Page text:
A complex view of place, space and scale

Even from the first page, I received the impression that “Complexity theory in the study of space and place” by Manson and O’Sullivan (2006) was a well-written paper. It tells a story and proceeds at a smooth pace that is easy to read, while still providing substantial information on the topic. I did find the constant references to various philosophical theories, such as reductionism and holism, difficult to assimilate into my understanding of complexity as I do not have a background in such theories. I felt like I was receiving an introduction to philosophy and complexity at the same time – a bit overwhelming! However, it did make me realize that an understanding of basic philosophical theories would probably help my conceptualization of GIScience as a whole – which was not a connection I thought to make in this class. To give credit where it is due, the authors did help comprehension by providing short definitions or context for obscure words within the text.

When asking the three main questions of “(1) Does complexity theory operate at too general a level to enhance understanding? (2) What are the ontological and epistemological implications of complexity? And (3) What are the challenges in modeling complexity? (678)” the paper highlights the tension inherent in the field of complexity. One problem that seemed especially prominent was the conflict between understanding emergent behaviour and the desire to simplify models. Computational modelling was provided as both a solution to accommodating large amounts of heterogeneous variables while also being presented as an easy avenue towards simplification (683).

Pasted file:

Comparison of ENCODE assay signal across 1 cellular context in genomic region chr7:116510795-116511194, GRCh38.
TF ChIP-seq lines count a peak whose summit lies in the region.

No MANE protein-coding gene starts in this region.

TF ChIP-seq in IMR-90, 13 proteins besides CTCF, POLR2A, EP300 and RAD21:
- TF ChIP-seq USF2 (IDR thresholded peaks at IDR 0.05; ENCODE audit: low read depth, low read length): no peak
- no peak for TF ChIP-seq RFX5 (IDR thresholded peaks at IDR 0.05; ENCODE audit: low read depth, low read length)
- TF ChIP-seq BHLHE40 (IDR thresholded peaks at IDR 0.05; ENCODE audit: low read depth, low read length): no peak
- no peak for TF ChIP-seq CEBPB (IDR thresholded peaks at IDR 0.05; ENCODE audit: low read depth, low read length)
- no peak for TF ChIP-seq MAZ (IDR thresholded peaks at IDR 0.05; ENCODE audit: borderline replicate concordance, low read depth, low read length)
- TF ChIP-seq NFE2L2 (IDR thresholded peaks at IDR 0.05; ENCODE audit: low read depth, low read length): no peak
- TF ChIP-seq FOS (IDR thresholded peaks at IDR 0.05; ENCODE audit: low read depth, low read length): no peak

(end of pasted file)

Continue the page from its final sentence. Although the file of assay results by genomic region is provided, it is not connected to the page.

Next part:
The authors also made some references to spatial scale that I found particularly intriguing – namely how emergence and scaling up from local to more global phenomena can conflict with modeling assumptions of uniform patterns over different scales. I am finding more and more that all of our individual research topics are converging on each other. Complexity relates to spatial scale, which relates to ontologies, which relates to uncertainty, and so forth. I have not yet fully decided what that means for the broader context of understanding GIScience in my own head but I think it is important to acknowledge the increasingly common ground. I feel as if, through this class, I am step by step building my own conceptual network model of GIScience. It is not a linear path by any means – rather circular and backtracking in fact – but slowly, slowly, slowly the connections form.


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